Navigation is simple; readers can choose to swipe through pages, or select a sections from the visual index, through buttons at the top of the screen, or a slider at the bottom. A brief tutorial is available for those unfamiliar with apps. A terrific introduction and science resource for intermediate-grade students.—MaryAnn Karre, Teacher Librarian, West Middle School, Binghamton, New York

For additional app reviews, visit the Touch and Go webpage.

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Celebrating Dad and Mom | Touch and Go http://www.slj.com/2014/06/reviews/apps/touch-and-go/celebrating-dad-and-mom-touch-and-go/ http://www.slj.com/2014/06/reviews/apps/touch-and-go/celebrating-dad-and-mom-touch-and-go/#respond Thu, 12 Jun 2014 13:22:35 +0000 http://www.slj.com/?p=99642  

Parental love is celebrated in two apps for the preschool set from Snappyant. With Father’s Day on the horizon, these may be just the productions to download on the family iPad.

dad cover 300x225 Celebrating Dad and Mom | Touch and Go Anna Walker’s charming I Love My Dad (Snappyant/Demibooks, $2.99; PreS-K), based on her book by the same title (Scholastic, 2009), celebrates the activities a father and son share during the course of a day: they make banana bread, then morning tea for everyone, go to the park, play hide-and-seek, and so on, until evening falls and the two doze off in bed as dad reads a book. Throughout the story, the duo—depicted here as stuffed animals—are accompanied by a rambunctious brown-spotted dog. Small but delightful animations accompany the activities, e.g., at the park with Dad and dog at his side, Ollie twirls, swings, and slides on the playground equipment. Reflecting both the joyful tone of the app and the activity on the screen is the upbeat music that kicks up the tempo with each turn of page. Ambient sounds—giggling, chirping birds, and the barking dog—are also heard in the background.

mom cover 300x225 Celebrating Dad and Mom | Touch and Go In Rose Smith’s My Mom’s the Best (Snappyant/Demibooks, $3.99; PreS-K), illustrated by Bruce Whatley, a variety of mature animals express their love for their offspring through actions: a bear hugs her cub, a dog licks her puppy, a bird teaches her fledgling to sing, all depicted through animated scenes. The minimal text can be read or listened to in a linear fashion—the preferable approach the first time through—or particular scenes selected to view from a grid of colorful pastel images. (Page turns can be a bit clunky.) The story is best described as a series of affectionate, silly scenes, alternating with lines of text. Music opens the production and along with some background sounds—chirps, splashes, and squawks—accompanies the scenes. Children have the option of reading or listening to Mom in English, British English (swap the “Mom” for a “Mum” and a different accent), or Spanish.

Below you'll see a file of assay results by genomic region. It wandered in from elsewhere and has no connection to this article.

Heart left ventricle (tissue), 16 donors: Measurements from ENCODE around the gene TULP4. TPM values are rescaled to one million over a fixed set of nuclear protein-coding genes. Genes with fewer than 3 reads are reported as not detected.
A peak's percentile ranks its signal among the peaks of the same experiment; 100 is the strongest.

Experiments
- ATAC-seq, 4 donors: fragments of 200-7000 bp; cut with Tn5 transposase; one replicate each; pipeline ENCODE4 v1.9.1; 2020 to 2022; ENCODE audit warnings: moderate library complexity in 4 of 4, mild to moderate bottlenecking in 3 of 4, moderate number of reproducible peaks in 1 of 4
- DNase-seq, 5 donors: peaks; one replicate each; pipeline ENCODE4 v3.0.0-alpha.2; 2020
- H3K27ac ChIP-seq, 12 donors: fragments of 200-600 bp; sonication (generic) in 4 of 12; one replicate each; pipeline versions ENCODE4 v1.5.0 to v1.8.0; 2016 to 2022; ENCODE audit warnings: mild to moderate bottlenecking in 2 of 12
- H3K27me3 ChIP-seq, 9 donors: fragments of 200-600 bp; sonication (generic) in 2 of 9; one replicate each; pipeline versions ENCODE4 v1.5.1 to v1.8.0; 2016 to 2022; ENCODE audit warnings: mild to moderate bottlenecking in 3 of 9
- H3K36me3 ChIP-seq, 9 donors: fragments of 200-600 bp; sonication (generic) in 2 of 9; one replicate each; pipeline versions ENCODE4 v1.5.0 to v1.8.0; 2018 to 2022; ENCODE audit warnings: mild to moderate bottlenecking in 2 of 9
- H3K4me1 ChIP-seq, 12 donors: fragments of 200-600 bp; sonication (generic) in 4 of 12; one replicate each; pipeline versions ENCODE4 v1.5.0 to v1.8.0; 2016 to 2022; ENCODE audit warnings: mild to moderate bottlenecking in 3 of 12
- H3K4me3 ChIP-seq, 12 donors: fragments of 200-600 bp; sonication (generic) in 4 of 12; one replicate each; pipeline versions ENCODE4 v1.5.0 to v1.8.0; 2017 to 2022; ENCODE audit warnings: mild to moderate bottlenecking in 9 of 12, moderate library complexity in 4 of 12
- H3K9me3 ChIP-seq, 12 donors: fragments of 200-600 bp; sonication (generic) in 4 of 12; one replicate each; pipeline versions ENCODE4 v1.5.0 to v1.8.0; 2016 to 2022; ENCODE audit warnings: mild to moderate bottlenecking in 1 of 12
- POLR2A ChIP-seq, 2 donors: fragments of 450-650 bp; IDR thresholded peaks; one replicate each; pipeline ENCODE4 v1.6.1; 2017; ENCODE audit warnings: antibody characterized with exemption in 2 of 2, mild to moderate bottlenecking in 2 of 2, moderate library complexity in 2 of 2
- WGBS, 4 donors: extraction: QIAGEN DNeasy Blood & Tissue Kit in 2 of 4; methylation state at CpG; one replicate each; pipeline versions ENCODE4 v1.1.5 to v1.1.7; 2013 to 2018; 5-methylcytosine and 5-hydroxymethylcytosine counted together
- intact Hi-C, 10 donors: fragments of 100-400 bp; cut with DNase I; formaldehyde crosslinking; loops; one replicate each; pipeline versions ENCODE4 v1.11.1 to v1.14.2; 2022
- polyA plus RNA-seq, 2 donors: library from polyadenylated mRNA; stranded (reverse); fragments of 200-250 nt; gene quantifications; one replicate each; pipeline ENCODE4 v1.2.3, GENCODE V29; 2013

These simple, reassuring stories that highlight the mutual love of parent and child are most appropriate for the very young, and will be most appreciated by them. In both, children trigger the animations through touch. Emergent readers may find it fun to try reading these texts (“I ride my bike. Dad, look at me!” “My mom’s the best because she gives me big hugs.”). In the narrated version of Dad, words are highlighted as they are read, providing additional support for new readers.—Daryl Grabarek, School Library Journal